Can a Jamaican Boycott of T&T Goods Work?

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Recently, the matter of Jamaicans being denied entry into T&T was a well publicized issue, as seen in the video that was aired on our nation’s television stations. The allegations made by the deportees are now the subject of an investigation. Additionally, Yanique Taylor-Gobin a Jamaican woman who was charged jointly with her Trinidadian husband, Dexter Gobin, on two counts of wilfully assaulting a child in October 2015 is also to be deported. She will face trial on April 21, after which she will be deported irrespective of the verdict because she had been residing in the island illegally.

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NEWS WATCH

#WatchCVMnews Another group of Jamaicans has complained about being turned back from entering Trinidad and being housed overnight in unsatisfactory conditions……… #TT #JA

Posted by CVM Television on Wednesday, March 23, 2016

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In response to the deportations, there have reportedly been calls to boycott T&T’s goods. But is such a call justifiable? Even beyond this, can this be a viable option for the Jamaican people at this time?






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The truth is that irrespective of the deportations of Jamaicans from T&T, there have been many campaigns in the past for their nationals to ‘Buy Jamaican’. It is just logical for each nation to want to have economic development and as a result be able to purchase local goods and services in preference to imports. The objectives of such initiatives would be to stabilize the exchange rate and at the same time increase employment.

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According to Dennis Chung, the author of the referenced article, “Former senator Norman Grant has been at the helm of this initiative, which, in my view, has reaped much success. Even with this successful campaign, however, we have continued to see currency depreciation, high inflation and interest rates, and increased unemployment over the period. So the question is, why wouldn’t things improve if we had such a successful ‘Buy Jamaican’ campaign?”

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The reasons for the failure of ‘Buy Jamaican’ initiatives were iterated as follows:

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[1] The campaign was not supported by policies that would sustain a move towards consuming more Jamaican-made products and services.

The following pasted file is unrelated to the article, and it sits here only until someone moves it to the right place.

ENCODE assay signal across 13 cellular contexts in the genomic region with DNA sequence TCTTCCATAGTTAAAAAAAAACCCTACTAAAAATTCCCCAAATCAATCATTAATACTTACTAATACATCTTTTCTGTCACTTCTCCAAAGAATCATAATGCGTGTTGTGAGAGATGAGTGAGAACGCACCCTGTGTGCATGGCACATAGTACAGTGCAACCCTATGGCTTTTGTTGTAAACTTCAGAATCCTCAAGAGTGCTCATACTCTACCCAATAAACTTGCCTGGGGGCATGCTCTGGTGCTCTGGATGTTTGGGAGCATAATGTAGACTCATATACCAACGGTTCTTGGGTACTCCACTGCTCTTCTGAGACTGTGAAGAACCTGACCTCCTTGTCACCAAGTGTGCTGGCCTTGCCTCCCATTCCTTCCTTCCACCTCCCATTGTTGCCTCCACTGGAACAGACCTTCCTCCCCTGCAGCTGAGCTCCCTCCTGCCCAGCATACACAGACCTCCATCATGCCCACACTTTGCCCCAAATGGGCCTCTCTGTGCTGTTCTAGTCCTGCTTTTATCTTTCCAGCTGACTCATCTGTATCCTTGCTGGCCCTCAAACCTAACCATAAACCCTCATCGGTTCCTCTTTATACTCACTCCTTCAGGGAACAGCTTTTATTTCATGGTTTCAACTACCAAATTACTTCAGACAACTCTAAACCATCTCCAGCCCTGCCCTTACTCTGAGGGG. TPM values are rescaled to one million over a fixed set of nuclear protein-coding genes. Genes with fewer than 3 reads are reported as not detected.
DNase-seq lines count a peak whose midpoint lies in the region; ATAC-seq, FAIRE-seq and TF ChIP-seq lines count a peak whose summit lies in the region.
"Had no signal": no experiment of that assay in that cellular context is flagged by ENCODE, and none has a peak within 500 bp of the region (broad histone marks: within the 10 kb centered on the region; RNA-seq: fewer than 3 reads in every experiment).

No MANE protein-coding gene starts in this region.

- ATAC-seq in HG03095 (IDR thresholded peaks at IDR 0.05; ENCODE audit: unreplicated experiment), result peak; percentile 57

[2] Many local producers have not improved the service and product quality to properly compete with imported products.
[3] The manufacturers are unable to significantly increase the production of Jamaican goods and services.
[4] Capital long-term investments in locally produced goods and services is lacking.

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While Jamaica’s government has created special incentives for its leading industries such as tourism, bauxite, and free zones, the fact is that their attitude to capital investment has generally been uninspiring. The policies have not encouraged capital investors to feel comfortable investing for the very long term in sustainable production. As a result, Jamaican investors are reluctant to risk their savings and pensions in business ideas.






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But the fact is that if Jamaica’s government policy was focused on addressing the four most problematic factors in the 2016 Doing Business Report: inefficient government bureaucracy, crime and theft, tax rates, and corruption — then not only would they solve 54 per cent of their business challenges, but they would also see increased capital inflows and employment. Instead they have struggled for years to implement a computerized tracking system for development approvals. Price in many instances is again affected by government policy, which seeks to extract as much revenue as possible without much concern for the survival of businesses and their ability to compete.

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Therefore it appears that Jamaica is yet to properly set their house into order. Crime and the government policies have investors reluctant to invest their capital into additional plant and equipment that would improve quality and capacity. Each country will want to increase its manufacturing capacity so as to reduce imports and unemployment. Hence it is necessary for T&T’s manufacturers to continue striving for greater efficiency, but at the same time it is necessary to our immigration authorities to deal with persons that are to be deported in a humane manner.

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*** UPDATE 3 April 2016 ***

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The twelve Jamaican nationals who were denied entry into Trinidad and Tobago last month were sent back to Jamaica due to their lack of sustainable living means. Minister of Foreign and Caricom Affairs Dennis Moses issued a statement on the matter.

Posted by C News Live on Saturday, April 2, 2016

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Source: Jamaica Observer Business

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